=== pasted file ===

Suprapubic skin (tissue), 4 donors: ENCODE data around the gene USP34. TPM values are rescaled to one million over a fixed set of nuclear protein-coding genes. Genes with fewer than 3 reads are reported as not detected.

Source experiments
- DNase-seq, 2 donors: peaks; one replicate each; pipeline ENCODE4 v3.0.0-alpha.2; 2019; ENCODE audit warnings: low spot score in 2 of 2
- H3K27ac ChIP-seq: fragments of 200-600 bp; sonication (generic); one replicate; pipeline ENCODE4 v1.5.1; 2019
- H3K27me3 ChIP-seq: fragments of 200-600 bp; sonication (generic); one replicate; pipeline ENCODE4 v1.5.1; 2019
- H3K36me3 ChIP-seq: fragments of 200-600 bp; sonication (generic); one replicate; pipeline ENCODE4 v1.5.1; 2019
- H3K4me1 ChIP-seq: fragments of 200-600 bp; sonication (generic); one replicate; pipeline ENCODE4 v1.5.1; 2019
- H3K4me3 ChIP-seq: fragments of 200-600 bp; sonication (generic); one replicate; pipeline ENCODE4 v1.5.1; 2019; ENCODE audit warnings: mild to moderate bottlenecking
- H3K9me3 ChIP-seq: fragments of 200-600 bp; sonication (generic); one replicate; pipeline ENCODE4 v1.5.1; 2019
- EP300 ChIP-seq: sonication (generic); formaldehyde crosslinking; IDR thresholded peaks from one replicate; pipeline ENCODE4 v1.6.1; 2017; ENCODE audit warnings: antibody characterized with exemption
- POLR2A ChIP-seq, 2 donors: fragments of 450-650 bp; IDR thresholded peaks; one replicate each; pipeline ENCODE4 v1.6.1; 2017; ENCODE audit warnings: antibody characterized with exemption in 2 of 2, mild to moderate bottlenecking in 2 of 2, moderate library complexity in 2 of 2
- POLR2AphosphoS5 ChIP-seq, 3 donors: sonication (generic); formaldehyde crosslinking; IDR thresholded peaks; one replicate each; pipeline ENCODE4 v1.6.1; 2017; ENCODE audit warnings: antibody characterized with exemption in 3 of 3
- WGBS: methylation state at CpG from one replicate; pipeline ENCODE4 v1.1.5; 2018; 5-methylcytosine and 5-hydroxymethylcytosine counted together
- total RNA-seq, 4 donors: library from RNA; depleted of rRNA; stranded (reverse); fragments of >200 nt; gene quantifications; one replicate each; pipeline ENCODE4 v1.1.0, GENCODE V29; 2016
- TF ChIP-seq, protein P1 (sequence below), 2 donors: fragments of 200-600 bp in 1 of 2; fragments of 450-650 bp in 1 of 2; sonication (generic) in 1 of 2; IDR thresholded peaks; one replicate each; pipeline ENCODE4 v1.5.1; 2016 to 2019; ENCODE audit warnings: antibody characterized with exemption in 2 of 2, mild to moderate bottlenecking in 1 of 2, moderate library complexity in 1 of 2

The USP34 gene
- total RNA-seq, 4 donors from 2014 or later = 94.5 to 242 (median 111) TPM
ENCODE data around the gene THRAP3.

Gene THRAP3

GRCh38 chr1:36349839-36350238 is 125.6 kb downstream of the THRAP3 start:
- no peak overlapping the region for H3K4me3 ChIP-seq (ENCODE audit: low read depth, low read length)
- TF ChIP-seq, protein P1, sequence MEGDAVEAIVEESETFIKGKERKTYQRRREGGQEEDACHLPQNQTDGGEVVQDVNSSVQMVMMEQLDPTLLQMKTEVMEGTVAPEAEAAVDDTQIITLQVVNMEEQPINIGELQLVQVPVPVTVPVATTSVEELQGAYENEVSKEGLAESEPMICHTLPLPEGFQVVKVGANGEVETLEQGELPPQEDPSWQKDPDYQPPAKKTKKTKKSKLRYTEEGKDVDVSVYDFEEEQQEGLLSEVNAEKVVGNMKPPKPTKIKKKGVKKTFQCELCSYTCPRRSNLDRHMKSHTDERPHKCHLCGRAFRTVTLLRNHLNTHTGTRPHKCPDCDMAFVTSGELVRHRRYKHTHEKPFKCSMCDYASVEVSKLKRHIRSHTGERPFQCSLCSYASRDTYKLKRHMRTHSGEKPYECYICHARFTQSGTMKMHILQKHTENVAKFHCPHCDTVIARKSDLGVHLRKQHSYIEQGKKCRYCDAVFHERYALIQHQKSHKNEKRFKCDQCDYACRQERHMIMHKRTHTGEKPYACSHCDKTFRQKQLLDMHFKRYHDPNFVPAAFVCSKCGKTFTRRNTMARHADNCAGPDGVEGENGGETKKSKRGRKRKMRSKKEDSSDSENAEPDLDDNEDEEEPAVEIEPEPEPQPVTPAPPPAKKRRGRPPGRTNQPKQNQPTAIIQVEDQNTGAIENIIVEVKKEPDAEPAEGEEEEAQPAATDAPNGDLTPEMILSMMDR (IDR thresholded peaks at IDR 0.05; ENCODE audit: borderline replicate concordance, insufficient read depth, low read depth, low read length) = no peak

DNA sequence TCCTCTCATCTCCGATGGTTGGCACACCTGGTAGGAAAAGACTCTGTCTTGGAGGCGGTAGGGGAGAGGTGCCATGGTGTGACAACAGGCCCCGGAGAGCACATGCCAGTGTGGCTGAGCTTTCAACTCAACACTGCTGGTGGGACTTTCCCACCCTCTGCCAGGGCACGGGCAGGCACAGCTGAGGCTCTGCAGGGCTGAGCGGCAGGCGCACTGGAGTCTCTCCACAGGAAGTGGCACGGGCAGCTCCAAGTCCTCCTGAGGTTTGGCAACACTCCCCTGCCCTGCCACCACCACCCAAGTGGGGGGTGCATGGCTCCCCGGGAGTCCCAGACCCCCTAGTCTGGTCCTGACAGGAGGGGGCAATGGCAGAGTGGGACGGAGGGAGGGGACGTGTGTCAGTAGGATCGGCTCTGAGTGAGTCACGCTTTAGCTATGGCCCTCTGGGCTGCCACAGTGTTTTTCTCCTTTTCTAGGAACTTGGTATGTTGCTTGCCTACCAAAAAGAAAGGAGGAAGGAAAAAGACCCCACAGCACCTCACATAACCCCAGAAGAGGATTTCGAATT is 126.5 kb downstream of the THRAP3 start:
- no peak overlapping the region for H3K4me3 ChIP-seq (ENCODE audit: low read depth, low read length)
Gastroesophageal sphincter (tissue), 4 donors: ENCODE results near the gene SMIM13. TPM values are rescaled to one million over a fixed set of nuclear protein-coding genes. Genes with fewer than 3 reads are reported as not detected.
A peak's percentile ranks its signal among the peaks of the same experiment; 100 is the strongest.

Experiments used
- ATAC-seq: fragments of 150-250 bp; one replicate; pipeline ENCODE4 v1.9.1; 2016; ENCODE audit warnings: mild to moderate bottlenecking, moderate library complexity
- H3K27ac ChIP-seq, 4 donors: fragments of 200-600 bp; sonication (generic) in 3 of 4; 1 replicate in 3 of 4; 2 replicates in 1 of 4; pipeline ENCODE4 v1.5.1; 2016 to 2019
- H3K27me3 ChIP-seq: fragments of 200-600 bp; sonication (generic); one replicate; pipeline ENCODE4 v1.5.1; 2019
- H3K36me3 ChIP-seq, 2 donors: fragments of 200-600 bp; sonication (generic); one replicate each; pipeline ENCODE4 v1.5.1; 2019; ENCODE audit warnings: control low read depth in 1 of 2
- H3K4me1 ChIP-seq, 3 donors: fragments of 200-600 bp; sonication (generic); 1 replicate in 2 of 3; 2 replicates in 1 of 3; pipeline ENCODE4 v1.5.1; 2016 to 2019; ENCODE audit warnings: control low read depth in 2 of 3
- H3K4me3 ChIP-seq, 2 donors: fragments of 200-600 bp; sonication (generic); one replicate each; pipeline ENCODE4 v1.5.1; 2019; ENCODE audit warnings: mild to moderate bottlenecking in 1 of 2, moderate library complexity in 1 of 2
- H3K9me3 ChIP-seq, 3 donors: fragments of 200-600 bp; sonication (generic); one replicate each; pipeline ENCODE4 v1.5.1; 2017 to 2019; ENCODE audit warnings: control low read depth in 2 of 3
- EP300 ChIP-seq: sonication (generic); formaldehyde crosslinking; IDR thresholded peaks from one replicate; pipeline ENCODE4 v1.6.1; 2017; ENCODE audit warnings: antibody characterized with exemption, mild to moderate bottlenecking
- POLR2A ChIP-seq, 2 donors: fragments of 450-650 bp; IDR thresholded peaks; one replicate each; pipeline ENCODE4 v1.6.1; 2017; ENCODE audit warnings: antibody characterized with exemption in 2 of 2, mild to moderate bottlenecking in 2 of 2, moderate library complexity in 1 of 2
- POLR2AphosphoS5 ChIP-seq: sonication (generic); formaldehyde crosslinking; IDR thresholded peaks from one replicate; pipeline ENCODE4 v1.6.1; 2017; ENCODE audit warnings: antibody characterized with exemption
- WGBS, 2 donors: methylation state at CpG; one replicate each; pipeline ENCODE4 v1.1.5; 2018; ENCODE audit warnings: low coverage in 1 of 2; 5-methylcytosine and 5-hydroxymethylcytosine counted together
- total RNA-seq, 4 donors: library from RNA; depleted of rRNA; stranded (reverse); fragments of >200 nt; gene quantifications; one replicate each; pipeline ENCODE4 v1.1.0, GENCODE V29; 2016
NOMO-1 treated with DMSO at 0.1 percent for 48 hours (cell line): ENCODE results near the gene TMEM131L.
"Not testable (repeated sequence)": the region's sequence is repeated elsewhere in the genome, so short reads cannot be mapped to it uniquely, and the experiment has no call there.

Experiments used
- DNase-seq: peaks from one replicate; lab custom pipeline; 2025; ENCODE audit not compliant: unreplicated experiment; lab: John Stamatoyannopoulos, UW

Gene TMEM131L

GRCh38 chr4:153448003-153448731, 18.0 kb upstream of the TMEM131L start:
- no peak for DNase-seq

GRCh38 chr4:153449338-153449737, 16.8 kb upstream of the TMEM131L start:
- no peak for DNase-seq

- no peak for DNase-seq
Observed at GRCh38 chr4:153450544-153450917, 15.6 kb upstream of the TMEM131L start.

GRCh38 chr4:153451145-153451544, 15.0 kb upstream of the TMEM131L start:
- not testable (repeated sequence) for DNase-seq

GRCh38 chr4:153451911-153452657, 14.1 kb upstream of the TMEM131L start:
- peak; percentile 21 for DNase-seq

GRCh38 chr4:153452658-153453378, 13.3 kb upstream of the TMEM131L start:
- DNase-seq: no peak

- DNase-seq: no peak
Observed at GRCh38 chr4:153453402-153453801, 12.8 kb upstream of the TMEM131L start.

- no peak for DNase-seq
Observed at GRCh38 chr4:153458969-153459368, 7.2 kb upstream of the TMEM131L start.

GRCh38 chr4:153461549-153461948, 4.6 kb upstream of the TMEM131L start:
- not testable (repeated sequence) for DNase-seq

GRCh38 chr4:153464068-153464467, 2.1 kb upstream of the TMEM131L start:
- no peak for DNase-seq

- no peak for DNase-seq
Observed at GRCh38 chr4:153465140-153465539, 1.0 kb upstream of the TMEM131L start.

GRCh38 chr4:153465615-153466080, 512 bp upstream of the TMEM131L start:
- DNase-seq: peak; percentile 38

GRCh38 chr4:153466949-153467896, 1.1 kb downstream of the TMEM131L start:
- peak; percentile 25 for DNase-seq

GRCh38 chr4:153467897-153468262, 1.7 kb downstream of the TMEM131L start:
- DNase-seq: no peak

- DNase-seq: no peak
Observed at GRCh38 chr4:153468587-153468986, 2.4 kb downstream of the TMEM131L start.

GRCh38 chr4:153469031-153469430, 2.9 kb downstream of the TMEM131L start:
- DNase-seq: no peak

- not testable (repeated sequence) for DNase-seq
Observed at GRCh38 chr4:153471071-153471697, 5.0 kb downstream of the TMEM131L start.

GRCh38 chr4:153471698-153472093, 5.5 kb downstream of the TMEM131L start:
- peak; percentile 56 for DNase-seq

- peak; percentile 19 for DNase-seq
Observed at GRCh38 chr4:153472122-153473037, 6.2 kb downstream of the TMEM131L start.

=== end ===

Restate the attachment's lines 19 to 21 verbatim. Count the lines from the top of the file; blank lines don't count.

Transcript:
Gene THRAP3

GRCh38 chr1:36349839-36350238 is 125.6 kb downstream of the THRAP3 start:
- no peak overlapping the region for H3K4me3 ChIP-seq (ENCODE audit: low read depth, low read length)